brianstorms

« Previous | Next »

Will Safari's UI Problem Continue to Exist on Tablet?

I don't know about you, but when I use Safari on my iPhone, and I have regularly since buying the phone in the summer of 2007, I have noticed that the amount of "false clicks" or "unwanted behavior" on the part of the browser has not improved -- it has stayed pretty much steady since 2007.

In other words, for many web sites, I find that my intended action of touching the screen to scroll up or down to read more of a news article, say, gets misinterpreted by Safari as me wanting to "click" on a link. So right in the middle of scrolling -- while my finger is still trying to drag the page up or down -- the browser, in its infinite wisdom, has decided that because I happened to unfortunately touch the screen exactly where there happened to be a hyperlink, I surely wished to "click" on that link and jump to that link's page.

But no! Many, many times this is NOT what I wanted to do, and I find that I have to wait for the browser to access the other page, then I have to press the 'Back' icon, wait some more, and return to the previous page. When not connected with WiFi this can be a very time-consuming experience. Put another way: a very negative experience.

How many others experience this? Surely it's not just me.

I would say for every 5 minutes I use Safari on my iPhone, I get burned by Safari and experience this "false click" syndrome about 3-4 times. Over the course of the day, perhaps a dozen or two dozen times. Over the course of a month, perhaps 500 times. Since I've owned the iPhone, perhaps 15000 times.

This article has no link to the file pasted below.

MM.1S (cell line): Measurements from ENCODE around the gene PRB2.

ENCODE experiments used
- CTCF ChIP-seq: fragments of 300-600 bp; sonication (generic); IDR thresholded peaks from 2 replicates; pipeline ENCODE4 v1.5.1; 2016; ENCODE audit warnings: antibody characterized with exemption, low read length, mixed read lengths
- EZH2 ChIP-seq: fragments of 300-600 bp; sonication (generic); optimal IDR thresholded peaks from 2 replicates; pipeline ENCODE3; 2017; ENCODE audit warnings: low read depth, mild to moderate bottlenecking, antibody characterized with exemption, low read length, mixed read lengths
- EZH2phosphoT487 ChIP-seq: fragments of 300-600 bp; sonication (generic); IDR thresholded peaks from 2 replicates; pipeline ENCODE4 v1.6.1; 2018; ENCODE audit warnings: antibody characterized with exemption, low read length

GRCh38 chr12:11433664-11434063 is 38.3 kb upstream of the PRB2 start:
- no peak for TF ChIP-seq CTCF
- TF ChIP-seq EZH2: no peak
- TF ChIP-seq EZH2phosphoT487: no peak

It all seems so preventable, which is the part that bugs me. Seems to me, the operating system should be modified such that there are multiple types of touch: if there is a touch followed by a dragging motion, the program should take that into account and do the right thing. For example, in a browser, if it receives a touch request and it notices that the touch is on or very near a hyperlink, then duh, activate that link. BUT, if it receives a touch request and that is followed by a DRAG up or down, then even if the touch landed on a hyperlink, treat the touch as a scroll request by the user, NOT a link request. Oh, if only Apple would make this change.

I truly hope that the new Tablet computer will behave better when it comes to the touch interface for Safari or other apps.

It amazes me that Apple has not addressed a huge productivity / user experience problem that should be readily fixable.

Thinking of posting a comment to this blog entry? That's nice. But please note: As of January 19. 2014, I no longer review comments. So they will never appear. So don't bother. If you want to comment on something you read here, go to twitter and write your comment there and just include "@brianstorms" in the tweet. I am no longer moderating the comments here; I just assume everything is spam and Intense Debate seems to have abandoned support for its product.

« Previous | Next »